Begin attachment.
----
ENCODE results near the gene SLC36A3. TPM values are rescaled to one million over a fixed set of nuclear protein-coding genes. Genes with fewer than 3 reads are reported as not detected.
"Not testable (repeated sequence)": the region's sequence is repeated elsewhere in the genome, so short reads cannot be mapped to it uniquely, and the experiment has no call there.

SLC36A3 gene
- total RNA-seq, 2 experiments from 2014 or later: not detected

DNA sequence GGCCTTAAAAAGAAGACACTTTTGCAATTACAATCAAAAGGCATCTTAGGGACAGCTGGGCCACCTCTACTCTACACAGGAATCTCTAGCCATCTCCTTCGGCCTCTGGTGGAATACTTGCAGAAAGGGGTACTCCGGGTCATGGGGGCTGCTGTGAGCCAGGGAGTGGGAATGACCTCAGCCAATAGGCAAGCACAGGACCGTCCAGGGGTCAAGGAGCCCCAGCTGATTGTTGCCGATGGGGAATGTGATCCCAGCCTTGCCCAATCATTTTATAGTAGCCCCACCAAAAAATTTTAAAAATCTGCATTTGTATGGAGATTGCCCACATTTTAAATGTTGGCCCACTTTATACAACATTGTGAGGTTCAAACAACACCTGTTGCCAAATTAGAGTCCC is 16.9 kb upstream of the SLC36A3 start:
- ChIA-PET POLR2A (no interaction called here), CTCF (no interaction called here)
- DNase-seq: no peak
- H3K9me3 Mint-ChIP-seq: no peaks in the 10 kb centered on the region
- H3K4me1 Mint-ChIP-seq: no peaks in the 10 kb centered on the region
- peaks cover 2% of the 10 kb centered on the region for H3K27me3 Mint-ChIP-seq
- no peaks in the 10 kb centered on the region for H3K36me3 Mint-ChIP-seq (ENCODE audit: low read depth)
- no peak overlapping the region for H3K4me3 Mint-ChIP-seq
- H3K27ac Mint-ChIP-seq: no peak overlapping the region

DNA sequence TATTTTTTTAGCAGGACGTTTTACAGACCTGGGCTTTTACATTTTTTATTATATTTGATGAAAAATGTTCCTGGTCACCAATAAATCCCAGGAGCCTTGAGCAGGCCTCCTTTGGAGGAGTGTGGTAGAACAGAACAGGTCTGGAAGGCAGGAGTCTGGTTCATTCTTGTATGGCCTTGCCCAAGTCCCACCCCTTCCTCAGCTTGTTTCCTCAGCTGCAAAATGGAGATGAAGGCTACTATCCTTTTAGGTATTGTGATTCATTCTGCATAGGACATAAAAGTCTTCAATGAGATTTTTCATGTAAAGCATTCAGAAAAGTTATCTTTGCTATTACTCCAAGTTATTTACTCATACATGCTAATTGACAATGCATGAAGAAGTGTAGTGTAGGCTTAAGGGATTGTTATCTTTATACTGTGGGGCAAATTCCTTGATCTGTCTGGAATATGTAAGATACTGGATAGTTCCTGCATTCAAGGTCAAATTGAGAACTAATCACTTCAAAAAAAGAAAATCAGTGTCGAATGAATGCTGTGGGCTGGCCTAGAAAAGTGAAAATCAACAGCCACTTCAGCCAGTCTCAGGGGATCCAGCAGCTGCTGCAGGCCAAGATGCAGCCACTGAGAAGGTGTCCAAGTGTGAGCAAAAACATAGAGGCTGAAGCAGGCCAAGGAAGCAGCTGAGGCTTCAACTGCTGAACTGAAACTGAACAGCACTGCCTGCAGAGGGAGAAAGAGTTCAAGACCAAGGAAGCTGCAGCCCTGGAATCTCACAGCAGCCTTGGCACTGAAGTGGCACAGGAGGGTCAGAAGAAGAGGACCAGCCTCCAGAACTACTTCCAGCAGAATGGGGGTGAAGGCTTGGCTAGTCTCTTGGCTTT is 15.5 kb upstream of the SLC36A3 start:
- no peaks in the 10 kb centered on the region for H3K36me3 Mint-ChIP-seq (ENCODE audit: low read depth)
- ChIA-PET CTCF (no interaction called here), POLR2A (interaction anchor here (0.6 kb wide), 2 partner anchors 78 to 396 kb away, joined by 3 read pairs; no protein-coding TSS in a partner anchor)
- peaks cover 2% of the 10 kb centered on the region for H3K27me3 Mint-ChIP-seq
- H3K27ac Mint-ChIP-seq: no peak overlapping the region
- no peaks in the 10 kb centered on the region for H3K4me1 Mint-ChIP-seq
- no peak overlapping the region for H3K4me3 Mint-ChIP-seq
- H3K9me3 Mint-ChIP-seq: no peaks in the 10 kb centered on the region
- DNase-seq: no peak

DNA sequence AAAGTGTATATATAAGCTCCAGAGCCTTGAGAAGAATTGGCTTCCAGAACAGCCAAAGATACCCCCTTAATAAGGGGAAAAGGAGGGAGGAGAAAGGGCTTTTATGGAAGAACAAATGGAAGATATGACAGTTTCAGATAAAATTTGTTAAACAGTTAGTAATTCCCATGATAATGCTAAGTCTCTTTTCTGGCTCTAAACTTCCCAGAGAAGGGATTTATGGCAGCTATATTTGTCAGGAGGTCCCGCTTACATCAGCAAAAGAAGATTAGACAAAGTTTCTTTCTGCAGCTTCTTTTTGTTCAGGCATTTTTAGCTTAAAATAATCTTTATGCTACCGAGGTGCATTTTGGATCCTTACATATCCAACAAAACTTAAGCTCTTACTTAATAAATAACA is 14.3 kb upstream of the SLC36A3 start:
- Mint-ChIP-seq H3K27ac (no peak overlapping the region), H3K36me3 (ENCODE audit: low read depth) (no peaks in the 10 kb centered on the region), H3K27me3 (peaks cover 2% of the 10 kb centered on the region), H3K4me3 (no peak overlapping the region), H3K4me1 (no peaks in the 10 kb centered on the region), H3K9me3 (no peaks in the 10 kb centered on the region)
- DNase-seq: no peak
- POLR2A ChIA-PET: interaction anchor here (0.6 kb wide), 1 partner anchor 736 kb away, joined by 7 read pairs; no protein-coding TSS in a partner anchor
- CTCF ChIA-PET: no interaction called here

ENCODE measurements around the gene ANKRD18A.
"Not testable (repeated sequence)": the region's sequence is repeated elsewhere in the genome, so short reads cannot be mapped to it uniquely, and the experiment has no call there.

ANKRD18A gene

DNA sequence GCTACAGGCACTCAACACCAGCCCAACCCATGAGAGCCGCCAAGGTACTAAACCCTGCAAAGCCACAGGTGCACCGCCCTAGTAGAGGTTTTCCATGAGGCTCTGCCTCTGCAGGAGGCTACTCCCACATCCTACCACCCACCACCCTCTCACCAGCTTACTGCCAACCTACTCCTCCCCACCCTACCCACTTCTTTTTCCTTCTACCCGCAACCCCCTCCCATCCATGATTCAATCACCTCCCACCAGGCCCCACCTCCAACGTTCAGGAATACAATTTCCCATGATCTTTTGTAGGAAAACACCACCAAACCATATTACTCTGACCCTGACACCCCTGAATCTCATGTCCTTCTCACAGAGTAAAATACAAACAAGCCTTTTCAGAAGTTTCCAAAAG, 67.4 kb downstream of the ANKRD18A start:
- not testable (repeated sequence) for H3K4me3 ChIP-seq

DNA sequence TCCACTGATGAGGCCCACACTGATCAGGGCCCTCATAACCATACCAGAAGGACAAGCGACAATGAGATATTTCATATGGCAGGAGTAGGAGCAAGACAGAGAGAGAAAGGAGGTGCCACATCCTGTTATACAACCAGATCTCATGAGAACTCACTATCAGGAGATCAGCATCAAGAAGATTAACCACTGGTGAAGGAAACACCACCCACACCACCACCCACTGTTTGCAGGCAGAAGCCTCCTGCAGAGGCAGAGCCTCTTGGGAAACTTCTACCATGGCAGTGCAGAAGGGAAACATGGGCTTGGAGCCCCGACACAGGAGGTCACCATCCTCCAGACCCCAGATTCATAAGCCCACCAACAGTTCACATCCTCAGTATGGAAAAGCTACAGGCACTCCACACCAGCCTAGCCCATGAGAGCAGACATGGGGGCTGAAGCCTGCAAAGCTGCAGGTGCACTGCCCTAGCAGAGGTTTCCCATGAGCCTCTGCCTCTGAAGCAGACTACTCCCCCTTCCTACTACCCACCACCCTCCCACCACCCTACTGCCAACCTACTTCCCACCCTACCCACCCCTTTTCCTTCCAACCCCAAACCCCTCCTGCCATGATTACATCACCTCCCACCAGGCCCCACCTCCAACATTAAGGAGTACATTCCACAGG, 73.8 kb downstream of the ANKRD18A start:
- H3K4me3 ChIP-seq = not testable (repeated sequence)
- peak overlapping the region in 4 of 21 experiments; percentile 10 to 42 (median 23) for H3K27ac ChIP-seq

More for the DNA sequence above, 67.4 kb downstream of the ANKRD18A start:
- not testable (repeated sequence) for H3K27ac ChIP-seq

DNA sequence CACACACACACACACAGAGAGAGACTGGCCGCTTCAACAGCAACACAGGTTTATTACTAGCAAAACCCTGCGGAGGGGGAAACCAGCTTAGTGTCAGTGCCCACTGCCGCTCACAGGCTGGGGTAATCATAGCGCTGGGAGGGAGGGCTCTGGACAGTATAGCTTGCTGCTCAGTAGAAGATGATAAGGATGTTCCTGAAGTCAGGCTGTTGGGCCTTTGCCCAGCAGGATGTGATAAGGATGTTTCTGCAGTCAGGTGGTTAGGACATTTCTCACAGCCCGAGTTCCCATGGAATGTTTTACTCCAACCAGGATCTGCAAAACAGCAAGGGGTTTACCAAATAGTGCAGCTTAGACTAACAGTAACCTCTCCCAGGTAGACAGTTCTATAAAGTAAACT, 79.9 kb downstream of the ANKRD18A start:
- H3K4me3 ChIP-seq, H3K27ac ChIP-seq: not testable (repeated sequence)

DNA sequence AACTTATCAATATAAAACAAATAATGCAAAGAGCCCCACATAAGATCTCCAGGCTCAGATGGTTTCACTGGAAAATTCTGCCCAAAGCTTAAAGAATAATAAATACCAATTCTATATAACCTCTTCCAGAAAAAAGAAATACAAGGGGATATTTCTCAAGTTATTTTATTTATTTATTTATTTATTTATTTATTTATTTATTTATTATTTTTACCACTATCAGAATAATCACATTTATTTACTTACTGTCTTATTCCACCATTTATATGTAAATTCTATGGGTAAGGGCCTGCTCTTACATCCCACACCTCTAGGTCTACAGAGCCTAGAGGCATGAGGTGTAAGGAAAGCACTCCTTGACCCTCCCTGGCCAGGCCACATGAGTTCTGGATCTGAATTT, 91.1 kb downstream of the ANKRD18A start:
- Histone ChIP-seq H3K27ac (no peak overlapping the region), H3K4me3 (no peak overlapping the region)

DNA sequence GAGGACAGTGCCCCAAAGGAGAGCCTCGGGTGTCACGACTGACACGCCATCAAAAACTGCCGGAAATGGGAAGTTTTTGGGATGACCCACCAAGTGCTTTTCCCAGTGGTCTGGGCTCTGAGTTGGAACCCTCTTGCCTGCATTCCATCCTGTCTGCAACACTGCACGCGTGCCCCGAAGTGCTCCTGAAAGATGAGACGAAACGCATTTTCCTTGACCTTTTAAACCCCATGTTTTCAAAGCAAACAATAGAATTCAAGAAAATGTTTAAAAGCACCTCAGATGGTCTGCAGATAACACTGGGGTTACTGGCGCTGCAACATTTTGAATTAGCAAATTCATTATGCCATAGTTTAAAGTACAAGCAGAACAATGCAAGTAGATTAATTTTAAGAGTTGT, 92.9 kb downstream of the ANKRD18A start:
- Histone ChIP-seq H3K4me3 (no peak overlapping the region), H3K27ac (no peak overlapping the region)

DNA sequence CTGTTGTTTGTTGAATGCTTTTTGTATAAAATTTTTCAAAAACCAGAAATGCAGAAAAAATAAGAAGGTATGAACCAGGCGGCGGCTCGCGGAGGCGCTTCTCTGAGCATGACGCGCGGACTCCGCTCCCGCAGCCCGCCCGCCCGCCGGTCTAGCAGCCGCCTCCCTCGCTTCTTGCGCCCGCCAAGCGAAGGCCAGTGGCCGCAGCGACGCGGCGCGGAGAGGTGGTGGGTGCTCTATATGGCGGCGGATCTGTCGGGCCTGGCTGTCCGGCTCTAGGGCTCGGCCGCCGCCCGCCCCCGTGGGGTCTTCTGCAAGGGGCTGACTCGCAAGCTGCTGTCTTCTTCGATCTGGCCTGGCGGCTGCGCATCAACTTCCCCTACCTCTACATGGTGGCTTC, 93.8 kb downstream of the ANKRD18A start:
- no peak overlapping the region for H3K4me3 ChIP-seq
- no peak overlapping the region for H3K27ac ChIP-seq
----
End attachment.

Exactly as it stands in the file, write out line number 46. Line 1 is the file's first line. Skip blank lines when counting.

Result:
- no peak overlapping the region for H3K27ac ChIP-seq